Disney’s The Lion King returns to Philadelphia

Although retired since 2014, I still relish opportunities to teach, write, and share opinions.
Returning for the first time in a decade to Philadelphia, the touring company of Disney’s The Lion King will be at the Academy of Music until September 10. 
After twenty-five years on Broadway, having premiered in November of 1997, The Lion King returns to Philadelphia for a month-long run for the first time in nearly a decade.  The Lion King won six 1998 Tony Awards, in addition to numerous other awards around the world, as well as a popular 2019 film version. Elton John and Tim Rice, along with a host of others, have created a musical which has been enjoyed by millions, and is still currently on Broadway. 
The large cast includes Peter Hargrave as Scar, Gerald Ramsey as Mufasa, and Darian Sanders as Simba. A large contingent of Specialties includes performers who are shadow puppets, “Circle of Life” vocalists, Fireflies, and many more. The live orchestra was led by Conductor Karl Shymanovitz. Choreography is by Garth Fagan, who won a 1998 Tony Award for his work. Julie Taymor is the Tony-Award-winning Director.
Many may have already seen The Lion King on Broadway, or during its last run here in Philadelphia, but it does remain an engaging spectacle filled with costumes, vocalists, and special effects which still thrill in live performance. It is well worth a return visit and definitely deserves a first viewing by those who have yet to experience it. 
For the press opening early in the run, the evening performance was filled with toddlers, and small children all under age six. An amazing feat considering the musical began after most of them should have already been sound asleep. The little tykes were animated throughout. A few were frightened by the Elephant Graveyard special effects, causing them to burst into tears and loud sobbing. One young man who seemed to be no older than three continued bawling loudly long into the scene. Parents, grandparents, and adults be forewarned that the vivid effects might be overwhelming for those little ones who rely upon your sound judgement.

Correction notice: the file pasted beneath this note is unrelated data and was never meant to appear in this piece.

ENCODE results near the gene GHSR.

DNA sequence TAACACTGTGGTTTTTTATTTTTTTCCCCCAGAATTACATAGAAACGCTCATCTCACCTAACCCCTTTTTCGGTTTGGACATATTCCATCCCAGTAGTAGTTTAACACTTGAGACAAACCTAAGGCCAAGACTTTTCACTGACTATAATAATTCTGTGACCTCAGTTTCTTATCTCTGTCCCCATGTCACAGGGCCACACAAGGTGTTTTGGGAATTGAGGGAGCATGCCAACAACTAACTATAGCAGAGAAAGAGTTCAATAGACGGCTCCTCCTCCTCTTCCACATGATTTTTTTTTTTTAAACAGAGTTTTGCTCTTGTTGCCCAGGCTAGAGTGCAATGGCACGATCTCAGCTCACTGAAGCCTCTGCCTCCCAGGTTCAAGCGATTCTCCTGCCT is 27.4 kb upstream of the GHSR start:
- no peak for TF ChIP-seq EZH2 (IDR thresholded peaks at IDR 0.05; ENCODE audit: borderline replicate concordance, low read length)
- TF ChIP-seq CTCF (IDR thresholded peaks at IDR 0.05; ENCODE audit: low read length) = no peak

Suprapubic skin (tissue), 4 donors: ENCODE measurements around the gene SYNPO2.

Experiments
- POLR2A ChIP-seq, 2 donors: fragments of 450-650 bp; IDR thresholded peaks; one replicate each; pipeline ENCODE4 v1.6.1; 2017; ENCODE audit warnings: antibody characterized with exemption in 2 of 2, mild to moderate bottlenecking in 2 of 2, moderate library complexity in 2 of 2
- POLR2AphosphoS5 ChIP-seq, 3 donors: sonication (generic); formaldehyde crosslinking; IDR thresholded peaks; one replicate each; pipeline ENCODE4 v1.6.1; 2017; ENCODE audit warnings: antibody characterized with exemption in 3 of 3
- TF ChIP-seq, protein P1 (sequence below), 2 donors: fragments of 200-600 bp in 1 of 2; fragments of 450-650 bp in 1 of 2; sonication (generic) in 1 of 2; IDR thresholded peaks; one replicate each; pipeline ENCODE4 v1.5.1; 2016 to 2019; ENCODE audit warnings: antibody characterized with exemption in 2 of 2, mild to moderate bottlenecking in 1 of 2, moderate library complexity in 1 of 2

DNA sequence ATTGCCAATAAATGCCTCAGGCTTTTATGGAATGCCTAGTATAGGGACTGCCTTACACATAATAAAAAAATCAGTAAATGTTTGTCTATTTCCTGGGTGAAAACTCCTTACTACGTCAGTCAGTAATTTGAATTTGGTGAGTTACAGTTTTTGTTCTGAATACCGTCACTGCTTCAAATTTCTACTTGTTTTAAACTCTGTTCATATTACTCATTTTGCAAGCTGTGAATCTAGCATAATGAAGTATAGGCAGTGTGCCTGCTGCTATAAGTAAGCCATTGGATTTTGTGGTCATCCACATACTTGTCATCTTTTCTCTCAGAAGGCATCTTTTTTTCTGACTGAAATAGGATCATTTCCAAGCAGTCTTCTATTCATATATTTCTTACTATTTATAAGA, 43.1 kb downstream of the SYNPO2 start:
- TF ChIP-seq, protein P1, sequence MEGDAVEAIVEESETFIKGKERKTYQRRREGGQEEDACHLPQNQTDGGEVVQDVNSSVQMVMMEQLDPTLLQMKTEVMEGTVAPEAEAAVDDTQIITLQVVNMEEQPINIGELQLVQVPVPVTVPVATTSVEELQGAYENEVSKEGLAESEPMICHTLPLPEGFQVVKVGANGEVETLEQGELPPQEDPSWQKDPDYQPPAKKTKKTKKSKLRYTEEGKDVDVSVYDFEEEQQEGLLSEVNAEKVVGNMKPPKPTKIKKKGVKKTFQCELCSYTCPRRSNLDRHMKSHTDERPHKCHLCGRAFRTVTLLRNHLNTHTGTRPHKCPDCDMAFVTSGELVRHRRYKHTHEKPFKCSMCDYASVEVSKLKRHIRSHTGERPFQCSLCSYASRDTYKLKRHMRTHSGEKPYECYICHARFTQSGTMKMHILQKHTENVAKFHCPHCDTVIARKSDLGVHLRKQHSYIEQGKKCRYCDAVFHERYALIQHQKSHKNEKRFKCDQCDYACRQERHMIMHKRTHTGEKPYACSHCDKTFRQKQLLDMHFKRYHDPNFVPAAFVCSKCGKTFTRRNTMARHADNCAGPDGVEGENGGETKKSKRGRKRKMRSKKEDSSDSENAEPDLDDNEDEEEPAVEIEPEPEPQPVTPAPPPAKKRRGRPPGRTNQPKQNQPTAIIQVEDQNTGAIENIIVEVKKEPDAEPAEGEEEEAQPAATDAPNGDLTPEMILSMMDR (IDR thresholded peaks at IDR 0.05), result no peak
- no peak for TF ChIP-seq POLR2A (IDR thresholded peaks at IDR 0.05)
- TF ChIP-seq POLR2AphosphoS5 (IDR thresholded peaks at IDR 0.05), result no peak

It’s interesting to note that Scar, the evil brother to the Lion King, is given star billing as the villain. As with many Disney villains, he appears to be a conniving, sniping sort, with arch line delivery including a curiously posh British accent. He thinks that what he needs most is a wife to make him lovable to his subjects. No one volunteers to inform him that a wife would require more than a shampoo, cut, and styling of her mane. A spoiler alert is in order since after his murderous exploits, and subjugating his people, he does meet a grisly end as he is consumed by his hyena sycophants. 
Fear not! The joyous conclusion of The Lion King provides ample opportunity to banish any unpleasantness, as dancers dance and singers sing, and puppets and characters prance about memorably as a new, tiny Lion King is born, reiterating the theme of the memorable song, “Circle of Life.”
When you go: The Academy of Music is handicapped friendly, as it provides a side entrance with a ramp for easy access. One can also avoid standing in a queue since early access within reason is permitted. 
For more information, and to purchase tickets, visit the box office, phone 215-893-1999,  or online at  www.kimmelculturalcampus.org .

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